Elliott Jules Taradash of East Hampton died Wednesday, September 3, in Southampton. He was 87.
Mr. Taradash was born in Chicago on January 6, 1927, to Max and Ida Taradash. He was the youngest brother of Lawrence and Samuel Taradash.
Always excelling in his studies, he was the valedictorian of his high school class. Upon graduation, he went on to attend the Illinois Institute of Technology, where he studied with world-famous architect Mies van der Rohe. During his studies, he was drafted into the Army Corps of Engineers, serving in World War II as a sergeant. He received an appointment to West Point and Annapolis.
When he returned from military service, he met Gloria Jean Grossman of Passaic, New Jersey, and the two married in December 1949. He began working at M. Grossman & Son, Inc., a manufacturer of the world-renowned Betmar Hats, supervising hundreds of employees. Survivors said he was known for being a kind and compassionate leader.
Always having a vision for the future, Mr. Taradash was personally responsible for implementing an IBM computer system into the company in the 1960s. Betmar became the first manufacturer in northern New Jersey to utilize technology in its business affairs. While working, Mr. Taradash completed his education at New York University and received his degree in industrial engineering.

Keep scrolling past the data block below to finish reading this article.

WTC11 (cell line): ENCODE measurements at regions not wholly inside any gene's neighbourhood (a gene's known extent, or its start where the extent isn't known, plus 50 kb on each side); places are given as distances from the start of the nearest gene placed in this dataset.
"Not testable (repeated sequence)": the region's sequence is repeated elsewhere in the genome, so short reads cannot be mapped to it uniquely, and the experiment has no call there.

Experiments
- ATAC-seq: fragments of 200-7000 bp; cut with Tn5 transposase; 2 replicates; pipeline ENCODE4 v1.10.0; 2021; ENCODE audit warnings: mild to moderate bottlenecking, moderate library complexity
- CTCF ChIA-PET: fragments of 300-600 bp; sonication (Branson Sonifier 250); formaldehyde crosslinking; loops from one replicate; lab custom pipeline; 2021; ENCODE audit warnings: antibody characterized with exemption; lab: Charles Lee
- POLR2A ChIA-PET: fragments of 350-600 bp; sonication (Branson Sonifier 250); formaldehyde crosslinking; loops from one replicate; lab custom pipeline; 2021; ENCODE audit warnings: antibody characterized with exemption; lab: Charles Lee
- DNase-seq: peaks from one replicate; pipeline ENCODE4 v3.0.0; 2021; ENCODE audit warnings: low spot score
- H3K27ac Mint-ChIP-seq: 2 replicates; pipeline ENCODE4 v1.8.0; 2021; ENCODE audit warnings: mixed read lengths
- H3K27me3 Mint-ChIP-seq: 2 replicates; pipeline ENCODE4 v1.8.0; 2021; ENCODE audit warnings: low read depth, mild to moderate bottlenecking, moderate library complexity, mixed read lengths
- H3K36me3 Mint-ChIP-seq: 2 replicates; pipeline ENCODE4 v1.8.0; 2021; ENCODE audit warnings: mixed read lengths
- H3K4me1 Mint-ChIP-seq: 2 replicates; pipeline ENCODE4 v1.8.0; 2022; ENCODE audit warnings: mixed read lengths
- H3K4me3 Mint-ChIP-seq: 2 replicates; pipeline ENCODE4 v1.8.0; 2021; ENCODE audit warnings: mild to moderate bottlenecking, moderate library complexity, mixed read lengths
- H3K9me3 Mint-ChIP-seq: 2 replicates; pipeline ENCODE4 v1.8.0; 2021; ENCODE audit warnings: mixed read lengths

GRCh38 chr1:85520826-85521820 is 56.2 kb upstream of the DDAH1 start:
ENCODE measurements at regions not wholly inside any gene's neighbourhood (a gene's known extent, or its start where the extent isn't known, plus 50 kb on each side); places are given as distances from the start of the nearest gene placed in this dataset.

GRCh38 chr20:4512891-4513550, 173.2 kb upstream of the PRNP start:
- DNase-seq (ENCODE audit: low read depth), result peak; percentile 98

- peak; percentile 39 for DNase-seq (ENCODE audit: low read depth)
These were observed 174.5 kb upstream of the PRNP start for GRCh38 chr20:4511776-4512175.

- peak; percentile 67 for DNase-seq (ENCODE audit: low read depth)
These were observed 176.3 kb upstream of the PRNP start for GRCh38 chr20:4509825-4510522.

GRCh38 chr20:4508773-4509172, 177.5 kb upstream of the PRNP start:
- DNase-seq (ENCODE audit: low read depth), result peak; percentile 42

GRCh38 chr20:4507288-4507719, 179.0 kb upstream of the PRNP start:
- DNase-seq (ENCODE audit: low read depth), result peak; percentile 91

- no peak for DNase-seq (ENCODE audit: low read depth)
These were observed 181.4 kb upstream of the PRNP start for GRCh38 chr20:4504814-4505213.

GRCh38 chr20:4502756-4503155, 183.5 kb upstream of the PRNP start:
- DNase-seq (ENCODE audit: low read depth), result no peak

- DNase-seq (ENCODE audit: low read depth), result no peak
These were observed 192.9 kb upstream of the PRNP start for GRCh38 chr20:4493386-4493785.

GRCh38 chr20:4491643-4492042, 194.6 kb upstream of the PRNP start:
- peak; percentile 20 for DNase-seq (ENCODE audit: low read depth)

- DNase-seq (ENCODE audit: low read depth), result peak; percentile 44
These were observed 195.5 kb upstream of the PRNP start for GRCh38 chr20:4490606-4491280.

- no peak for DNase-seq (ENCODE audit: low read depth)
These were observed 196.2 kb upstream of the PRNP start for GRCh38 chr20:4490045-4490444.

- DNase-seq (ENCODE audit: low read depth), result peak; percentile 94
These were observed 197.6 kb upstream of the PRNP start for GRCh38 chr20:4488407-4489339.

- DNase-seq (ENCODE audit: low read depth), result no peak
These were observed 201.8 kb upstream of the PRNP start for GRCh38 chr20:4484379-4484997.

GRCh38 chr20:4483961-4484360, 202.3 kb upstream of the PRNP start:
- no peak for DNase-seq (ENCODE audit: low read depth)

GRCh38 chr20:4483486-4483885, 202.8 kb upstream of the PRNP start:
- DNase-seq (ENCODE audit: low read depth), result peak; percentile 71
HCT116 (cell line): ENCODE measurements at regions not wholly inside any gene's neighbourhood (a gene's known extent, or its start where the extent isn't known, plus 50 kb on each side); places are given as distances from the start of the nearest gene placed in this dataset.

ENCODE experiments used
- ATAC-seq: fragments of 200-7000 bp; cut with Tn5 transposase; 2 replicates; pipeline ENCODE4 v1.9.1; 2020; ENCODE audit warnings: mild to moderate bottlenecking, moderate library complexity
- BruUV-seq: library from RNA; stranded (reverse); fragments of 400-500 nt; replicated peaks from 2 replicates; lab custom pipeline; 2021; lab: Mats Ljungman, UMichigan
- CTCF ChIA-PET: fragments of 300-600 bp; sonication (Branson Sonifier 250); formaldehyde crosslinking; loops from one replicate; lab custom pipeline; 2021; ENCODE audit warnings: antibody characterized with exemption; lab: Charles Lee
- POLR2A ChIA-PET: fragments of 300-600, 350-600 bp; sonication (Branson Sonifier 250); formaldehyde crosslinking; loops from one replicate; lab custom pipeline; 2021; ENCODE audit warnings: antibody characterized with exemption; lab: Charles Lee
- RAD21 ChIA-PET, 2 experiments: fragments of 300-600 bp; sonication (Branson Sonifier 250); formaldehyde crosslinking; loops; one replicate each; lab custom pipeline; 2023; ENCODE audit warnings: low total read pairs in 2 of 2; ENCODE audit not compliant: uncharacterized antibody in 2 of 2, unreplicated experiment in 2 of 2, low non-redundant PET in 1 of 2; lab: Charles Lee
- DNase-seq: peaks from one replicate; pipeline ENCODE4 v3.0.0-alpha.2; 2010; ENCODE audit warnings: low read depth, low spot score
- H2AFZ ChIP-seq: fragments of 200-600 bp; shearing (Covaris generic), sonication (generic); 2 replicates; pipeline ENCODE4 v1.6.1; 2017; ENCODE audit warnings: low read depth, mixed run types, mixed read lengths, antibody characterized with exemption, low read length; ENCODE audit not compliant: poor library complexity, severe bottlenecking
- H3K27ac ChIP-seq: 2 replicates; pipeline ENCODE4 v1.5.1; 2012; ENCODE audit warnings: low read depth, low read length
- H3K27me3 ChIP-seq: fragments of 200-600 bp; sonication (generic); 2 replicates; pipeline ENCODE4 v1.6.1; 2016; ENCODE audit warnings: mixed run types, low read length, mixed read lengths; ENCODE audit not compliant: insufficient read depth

Mr. Taradash and his wife, Gloria, raised two daughters, Meryl Taradash and Lauree Dash Austin.
A community leader, he served numerous terms as president of the Jewish Federation of Passaic and Clifton, New Jersey, the United Jewish Appeal, and the Northern New Jersey chapter of B’nai B’rith. He was honored on two presidents’ missions to Israel.
Mr. Taradash and his wife traveled the world, visiting more than 90 countries. He loved photography and documented his travels extensively. He was among the first Americans to go hot air ballooning in Spain, where was honored by the Mayor of Cordoba.
He retired to East Hampton in 2000, where he enjoyed swimming and playing the piano. He loved to spend his winters in Cabo San Lucas, Mexico, where the locals referred to him as “The Don.”
Survivors said he always wore a smile on his face and had a twinkle in his eyes, and that his generosity was exceeded only by his love of life.
In addition to his wife of nearly 65 years, Gloria Taradash, he is survived by two daughters, Meryl Taradash and husband Wayne La Pierre, and Lauree Dash Austin and husband Ford; and a grandson, Jeffrey Koch.
Memorial donations may be sent to the Jewish Center of the Hamptons, wwwjcoh.org.